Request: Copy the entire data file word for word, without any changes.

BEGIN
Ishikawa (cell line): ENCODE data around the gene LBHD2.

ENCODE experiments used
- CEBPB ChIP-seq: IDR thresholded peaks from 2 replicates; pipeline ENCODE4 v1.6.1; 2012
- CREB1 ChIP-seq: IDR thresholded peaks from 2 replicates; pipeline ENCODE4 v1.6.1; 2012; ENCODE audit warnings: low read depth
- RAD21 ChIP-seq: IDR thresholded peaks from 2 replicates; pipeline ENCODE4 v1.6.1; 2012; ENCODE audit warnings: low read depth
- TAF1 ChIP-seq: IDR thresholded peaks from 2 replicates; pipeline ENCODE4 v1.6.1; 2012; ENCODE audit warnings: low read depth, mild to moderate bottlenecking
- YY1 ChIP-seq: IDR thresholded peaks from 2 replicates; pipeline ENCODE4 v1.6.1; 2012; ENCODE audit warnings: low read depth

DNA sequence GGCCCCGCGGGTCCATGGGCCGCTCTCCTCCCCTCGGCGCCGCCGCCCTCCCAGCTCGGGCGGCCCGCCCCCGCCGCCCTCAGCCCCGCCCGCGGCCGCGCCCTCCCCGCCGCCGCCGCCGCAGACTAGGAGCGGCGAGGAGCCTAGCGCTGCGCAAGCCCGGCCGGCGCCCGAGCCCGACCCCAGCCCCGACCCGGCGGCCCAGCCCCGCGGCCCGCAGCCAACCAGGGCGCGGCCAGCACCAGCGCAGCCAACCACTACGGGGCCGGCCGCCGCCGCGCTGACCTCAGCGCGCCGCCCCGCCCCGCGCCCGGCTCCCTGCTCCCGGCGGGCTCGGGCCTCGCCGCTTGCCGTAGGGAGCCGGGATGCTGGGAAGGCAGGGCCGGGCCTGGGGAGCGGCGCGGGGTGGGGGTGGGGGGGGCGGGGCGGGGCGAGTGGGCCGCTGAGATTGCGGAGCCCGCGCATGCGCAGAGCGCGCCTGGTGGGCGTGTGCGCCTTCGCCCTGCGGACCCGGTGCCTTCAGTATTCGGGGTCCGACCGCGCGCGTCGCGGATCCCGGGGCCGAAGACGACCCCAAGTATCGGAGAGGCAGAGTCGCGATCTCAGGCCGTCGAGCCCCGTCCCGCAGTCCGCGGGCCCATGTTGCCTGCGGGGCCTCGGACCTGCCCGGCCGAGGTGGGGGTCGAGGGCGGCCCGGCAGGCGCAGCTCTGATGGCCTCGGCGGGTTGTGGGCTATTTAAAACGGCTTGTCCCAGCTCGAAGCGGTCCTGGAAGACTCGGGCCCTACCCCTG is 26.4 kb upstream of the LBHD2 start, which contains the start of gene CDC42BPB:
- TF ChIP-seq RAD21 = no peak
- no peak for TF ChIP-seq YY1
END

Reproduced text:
Ishikawa (cell line): ENCODE data around the gene LBHD2.

ENCODE experiments used
- CEBPB ChIP-seq: IDR thresholded peaks from 2 replicates; pipeline ENCODE4 v1.6.1; 2012
- CREB1 ChIP-seq: IDR thresholded peaks from 2 replicates; pipeline ENCODE4 v1.6.1; 2012; ENCODE audit warnings: low read depth
- RAD21 ChIP-seq: IDR thresholded peaks from 2 replicates; pipeline ENCODE4 v1.6.1; 2012; ENCODE audit warnings: low read depth
- TAF1 ChIP-seq: IDR thresholded peaks from 2 replicates; pipeline ENCODE4 v1.6.1; 2012; ENCODE audit warnings: low read depth, mild to moderate bottlenecking
- YY1 ChIP-seq: IDR thresholded peaks from 2 replicates; pipeline ENCODE4 v1.6.1; 2012; ENCODE audit warnings: low read depth

DNA sequence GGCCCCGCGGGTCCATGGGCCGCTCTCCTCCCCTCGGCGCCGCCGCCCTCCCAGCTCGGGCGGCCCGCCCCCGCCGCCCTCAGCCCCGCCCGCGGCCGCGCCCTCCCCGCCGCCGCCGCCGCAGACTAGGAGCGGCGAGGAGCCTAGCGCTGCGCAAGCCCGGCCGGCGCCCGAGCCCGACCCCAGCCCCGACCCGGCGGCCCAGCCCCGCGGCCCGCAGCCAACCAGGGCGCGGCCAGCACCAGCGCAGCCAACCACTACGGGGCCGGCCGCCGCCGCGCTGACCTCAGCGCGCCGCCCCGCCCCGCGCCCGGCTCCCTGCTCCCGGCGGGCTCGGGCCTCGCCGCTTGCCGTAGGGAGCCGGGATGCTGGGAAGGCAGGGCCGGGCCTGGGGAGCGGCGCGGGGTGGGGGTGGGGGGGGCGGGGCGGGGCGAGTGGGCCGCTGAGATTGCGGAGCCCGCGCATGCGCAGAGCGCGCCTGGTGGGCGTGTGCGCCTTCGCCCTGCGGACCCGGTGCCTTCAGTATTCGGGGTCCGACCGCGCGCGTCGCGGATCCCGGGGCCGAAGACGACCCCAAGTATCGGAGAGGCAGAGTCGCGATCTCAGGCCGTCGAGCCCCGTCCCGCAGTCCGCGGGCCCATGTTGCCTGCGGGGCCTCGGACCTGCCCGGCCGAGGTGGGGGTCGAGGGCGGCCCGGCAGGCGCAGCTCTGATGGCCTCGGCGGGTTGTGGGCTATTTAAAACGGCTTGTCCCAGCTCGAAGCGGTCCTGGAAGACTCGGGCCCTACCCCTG is 26.4 kb upstream of the LBHD2 start, which contains the start of gene CDC42BPB:
- TF ChIP-seq RAD21 = no peak
- no peak for TF ChIP-seq YY1